Strong Receives International Quality Designation for Nursing

'Magnet Hospital' Designation Earned by Only Two Percent of Hospitals

August 16, 2004

Strong Memorial Hospital has achieved recognition as a Nursing Magnet Hospital, an international nursing quality designation enjoyed by only about 2 percent of hospitals in the country.

The distinction comes after more than a year of extensive documentation and evaluation of Strong’s nursing program. The American Nurses Credentialing Center, the group within the American Nurses Association that awards Magnet Status, looked at nearly 100 criteria in evaluating nursing care at Strong. The term “Magnet Status” originates from a group of 41 hospitals during a national nursing shortage in the 1980s that nonetheless was able to recruit and retain nurses, serving as a “magnet” for the profession. Strong Memorial was one of those original “reputational Magnet” hospitals.

Researchers who have compared Magnet hospitals to those that haven’t earned the quality status have found that Magnet hospitals enjoy better outcomes, including lower mortality rates for patients. Likewise, patients and nurses alike report increased satisfaction. And nurses at Magnet hospitals perceive the care being given by their institutions as better.

Studies also show that Magnet-designated hospitals outperform in recruiting and retaining nurses – vital activities, especially given projections that the current national shortage of nurses will only get worse in the coming decade. Documentation shows that nurses at Magnet hospitals consider them good places to work. The hospitals themselves have lower turnover and vacancy rates, contributing to more consistent quality and performance.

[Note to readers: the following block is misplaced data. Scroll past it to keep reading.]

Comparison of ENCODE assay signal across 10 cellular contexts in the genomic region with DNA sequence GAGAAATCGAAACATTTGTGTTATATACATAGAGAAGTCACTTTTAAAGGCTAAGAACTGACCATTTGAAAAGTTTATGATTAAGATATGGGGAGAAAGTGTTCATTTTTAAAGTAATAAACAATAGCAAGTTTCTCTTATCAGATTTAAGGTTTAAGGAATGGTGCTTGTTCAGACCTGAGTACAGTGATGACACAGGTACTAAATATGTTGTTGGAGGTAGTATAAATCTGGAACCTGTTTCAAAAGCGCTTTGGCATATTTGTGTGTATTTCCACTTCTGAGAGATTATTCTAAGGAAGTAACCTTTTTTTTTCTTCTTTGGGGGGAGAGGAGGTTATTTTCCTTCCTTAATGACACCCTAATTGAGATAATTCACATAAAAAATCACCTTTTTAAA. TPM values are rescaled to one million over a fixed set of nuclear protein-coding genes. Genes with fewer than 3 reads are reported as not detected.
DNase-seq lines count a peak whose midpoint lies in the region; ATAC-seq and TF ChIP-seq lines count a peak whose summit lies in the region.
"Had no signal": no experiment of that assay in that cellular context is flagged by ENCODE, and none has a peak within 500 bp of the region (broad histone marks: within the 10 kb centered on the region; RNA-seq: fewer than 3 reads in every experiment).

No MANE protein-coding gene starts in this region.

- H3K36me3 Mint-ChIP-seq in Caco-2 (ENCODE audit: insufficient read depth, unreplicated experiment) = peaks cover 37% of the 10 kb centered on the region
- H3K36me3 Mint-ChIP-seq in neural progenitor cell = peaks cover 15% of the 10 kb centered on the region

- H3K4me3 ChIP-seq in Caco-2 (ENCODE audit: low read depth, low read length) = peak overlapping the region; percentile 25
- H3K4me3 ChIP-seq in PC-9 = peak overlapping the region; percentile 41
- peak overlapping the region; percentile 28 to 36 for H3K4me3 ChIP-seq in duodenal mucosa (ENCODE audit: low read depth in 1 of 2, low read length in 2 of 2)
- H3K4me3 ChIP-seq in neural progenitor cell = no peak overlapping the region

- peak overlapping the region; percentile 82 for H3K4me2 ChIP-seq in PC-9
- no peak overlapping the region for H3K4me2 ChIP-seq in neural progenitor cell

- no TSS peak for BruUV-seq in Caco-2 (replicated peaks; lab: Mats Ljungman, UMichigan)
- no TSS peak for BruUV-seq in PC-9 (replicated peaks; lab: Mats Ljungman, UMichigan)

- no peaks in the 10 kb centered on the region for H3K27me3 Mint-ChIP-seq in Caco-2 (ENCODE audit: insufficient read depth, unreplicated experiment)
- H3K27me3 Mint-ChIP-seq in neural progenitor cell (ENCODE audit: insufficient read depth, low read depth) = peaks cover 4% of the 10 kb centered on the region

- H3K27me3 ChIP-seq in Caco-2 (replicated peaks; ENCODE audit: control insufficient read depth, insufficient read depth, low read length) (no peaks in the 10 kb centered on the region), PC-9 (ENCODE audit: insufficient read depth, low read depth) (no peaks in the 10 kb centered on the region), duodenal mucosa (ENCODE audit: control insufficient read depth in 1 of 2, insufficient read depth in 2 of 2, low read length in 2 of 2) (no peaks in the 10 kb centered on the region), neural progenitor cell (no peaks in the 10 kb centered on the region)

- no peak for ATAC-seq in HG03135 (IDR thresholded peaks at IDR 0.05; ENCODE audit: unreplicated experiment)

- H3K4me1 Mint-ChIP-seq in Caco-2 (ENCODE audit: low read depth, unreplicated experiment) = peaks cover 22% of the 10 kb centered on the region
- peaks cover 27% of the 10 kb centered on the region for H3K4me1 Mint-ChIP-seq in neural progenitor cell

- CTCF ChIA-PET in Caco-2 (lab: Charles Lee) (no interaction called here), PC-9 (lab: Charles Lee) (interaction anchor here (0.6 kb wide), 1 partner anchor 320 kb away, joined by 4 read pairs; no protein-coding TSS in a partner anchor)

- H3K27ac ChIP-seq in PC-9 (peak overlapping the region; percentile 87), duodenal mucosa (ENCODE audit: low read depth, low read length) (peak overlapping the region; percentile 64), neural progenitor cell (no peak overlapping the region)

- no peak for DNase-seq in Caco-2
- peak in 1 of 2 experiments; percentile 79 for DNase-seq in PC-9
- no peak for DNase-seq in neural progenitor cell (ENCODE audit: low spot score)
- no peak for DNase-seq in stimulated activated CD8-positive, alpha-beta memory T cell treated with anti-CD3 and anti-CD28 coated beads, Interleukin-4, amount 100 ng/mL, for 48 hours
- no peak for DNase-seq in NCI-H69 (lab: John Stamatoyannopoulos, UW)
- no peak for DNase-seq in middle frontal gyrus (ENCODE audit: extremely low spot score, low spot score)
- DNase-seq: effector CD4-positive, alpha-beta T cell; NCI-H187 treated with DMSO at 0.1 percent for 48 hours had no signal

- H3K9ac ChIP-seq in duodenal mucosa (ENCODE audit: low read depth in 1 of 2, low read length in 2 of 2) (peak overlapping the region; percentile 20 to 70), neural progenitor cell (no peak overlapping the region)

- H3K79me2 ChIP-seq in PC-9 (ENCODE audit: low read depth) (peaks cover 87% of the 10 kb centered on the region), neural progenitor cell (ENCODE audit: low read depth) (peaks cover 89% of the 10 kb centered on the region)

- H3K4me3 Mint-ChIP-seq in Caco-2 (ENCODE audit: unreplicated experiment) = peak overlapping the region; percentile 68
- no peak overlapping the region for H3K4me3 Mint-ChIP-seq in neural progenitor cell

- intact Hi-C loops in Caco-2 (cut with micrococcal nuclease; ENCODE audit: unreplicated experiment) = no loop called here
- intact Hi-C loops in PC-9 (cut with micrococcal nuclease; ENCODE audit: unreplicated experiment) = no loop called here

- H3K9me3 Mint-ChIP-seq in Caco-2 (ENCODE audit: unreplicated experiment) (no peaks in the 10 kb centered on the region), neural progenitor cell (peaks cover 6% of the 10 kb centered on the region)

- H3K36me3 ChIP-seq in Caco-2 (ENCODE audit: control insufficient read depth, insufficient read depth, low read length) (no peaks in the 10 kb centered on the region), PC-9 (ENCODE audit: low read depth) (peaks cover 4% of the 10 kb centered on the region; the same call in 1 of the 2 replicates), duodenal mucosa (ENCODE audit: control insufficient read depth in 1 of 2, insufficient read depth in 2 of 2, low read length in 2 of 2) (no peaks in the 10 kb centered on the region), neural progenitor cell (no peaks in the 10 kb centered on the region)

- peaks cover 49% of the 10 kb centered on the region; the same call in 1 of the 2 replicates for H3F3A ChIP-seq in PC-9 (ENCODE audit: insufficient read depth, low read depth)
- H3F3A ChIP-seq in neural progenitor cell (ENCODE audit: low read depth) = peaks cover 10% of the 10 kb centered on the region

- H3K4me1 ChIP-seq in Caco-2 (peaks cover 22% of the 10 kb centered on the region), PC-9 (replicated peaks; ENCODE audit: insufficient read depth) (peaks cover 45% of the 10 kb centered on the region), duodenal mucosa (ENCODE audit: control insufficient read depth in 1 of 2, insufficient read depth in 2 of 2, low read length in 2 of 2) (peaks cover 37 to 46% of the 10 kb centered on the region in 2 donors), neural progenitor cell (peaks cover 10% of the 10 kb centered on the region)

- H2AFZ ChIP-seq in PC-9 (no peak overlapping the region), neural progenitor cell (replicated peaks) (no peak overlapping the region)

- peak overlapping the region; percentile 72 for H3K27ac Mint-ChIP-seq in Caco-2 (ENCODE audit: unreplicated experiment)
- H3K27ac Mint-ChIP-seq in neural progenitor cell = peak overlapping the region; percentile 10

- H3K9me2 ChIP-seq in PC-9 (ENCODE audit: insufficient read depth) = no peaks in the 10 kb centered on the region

Likewise, a study in the Journal of Nursing Administration found that Magnet hospitals are “infused with quality care, nurse autonomy, informal and non-rigid verbal communication, innovation, bringing out the best in each individual, and striving for excellence.” High-quality nursing creates a “halo” effect, as well, making a hospital more attractive to nurses’ colleagues such as physicians.

The rigorous process of achieving Magnet Status began in 2003. A steering committee started documenting the practice of nursing throughout the hospital, focusing on 14 key nursing standards such as quality of care, planning, implementation, evaluation, education and ethics. Required documentation included descriptions of “the innovative, dynamic, excellence-focused features of the organization.”

Strong submitted more than 3,500 pages of documentation. The hospital scored within a “range of excellence,” earning a site visit from four nurse appraisers from the American Nurses Credentialing Center and the Magnet Recognition Program. The appraisers conducted a comprehensive review of Strong’s Nursing Practice Department over four days, meeting with more than 800 nurses, physicians, employees in other disciplines, and the executive leadership. The team visited every nursing unit and discussed Strong and Strong nurses with patients, visitors, health care team members, and other employees.

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